Windows 8 Post-Release Results
Windows 8 is not just new; it is for most PC users an entirely new experience. This is true due to many factors ranging from cost and boot time to overall quality and visual effectiveness. Using a touch screen is a big selling point with Windows 8 and it’s likely that it will look and feel very comfortable on most if not all Tablets, Hybrids, and UltraBooks. It is also entirely likely that anyone who has used a full-sized touch screen with Windows 7 installed on their PC will be in the least somewhat impressed. There is more to this new Windows OS and now that it is released and offered as the default system for new PCs it will be interesting to see how well it is received. Microsoft may well have reached a new high by producing what it seems will be literally the next generation of the PC Operating System, but the proof will be in the sales.
Windows 8 is very similar to its predecessor (Windows 7 of course) but the “advancement” that is part of it does make Windows 8 look and feel flashier without really being tacky at all. This is to Microsoft’s credit and along with the aggressive pricing will likely help its overall sales. Reports at this time, less than a month after the official release, indicate that there is almost too much of Windows 8 to go around. There are so many pieces of equipment to be had at reasonable prices that there may not be an equal number of buyers for that equipment. The upcoming Holiday sales are likely to be critical to the initial success of the new Microsoft Operating System.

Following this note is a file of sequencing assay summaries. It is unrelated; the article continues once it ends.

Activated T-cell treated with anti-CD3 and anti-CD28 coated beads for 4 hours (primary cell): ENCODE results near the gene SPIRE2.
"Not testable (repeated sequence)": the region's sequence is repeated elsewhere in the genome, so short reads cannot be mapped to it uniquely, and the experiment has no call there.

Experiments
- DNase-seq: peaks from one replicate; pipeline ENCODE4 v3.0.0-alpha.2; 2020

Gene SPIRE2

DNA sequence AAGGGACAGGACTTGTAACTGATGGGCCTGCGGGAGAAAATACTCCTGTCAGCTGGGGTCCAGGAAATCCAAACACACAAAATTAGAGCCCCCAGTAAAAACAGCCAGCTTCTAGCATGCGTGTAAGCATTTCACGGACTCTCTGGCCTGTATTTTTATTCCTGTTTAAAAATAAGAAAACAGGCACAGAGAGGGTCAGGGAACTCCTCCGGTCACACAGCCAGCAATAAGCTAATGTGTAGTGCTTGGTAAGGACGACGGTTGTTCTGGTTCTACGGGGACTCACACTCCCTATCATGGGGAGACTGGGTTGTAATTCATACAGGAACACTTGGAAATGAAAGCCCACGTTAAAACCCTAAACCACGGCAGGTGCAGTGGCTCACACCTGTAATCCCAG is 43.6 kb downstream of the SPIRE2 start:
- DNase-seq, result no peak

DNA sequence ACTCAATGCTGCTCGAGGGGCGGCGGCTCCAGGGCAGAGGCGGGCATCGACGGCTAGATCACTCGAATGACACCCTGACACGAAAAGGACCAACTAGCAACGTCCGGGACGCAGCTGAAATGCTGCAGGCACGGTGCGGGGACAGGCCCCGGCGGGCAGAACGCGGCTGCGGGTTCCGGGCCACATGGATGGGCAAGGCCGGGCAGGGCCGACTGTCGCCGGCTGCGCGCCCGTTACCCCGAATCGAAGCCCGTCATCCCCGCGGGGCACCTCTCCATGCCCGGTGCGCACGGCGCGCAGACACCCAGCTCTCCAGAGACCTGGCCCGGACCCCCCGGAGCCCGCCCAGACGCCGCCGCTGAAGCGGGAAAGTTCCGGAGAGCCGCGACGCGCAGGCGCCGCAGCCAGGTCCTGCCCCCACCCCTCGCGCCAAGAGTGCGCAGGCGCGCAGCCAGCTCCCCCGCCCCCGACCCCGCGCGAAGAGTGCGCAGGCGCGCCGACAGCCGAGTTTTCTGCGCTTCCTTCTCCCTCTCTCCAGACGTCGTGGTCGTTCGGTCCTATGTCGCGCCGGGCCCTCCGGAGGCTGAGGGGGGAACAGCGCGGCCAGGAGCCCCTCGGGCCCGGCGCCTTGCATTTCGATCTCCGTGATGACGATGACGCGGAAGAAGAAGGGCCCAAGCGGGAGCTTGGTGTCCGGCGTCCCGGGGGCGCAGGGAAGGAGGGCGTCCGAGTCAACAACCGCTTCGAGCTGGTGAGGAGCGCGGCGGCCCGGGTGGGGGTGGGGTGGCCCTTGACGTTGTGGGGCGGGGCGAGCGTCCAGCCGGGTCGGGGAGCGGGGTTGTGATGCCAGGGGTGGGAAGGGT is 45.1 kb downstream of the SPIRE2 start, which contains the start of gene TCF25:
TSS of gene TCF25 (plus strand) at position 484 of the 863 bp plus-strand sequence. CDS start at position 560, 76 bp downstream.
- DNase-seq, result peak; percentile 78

Microsoft is definitely depending far more on Windows 8 to succeed as opposed to the new Surface Tablet, as the Surface is a vehicle for the OS and the profit Microsoft hopes to generate will come from the Windows 8 platform and developers who see that it works. If these developers don’t see that, it would be a much harder sell for Microsoft to generate real profit from their new OS. Beyond 2012, there will be several hundred million computers with Windows 8 pre-installed up for sale in 2013 and that is where the proof will be.
How much the success of Windows 8 affects the average PC user is obviously quite different than how it affects Microsoft; however, it is a consideration moving forward because we all tend to update our hardware/software over time and what those updates/upgrades offer is important. The Windows 8 experience is a good one and should the numbers prove that out, then we, the average PC users, will benefit from that. Take a few moments to look at some of the Windows 8 coverage presented here at Resolve and watch for much more in-depth, useful information including guides and video tutorials in the very near future!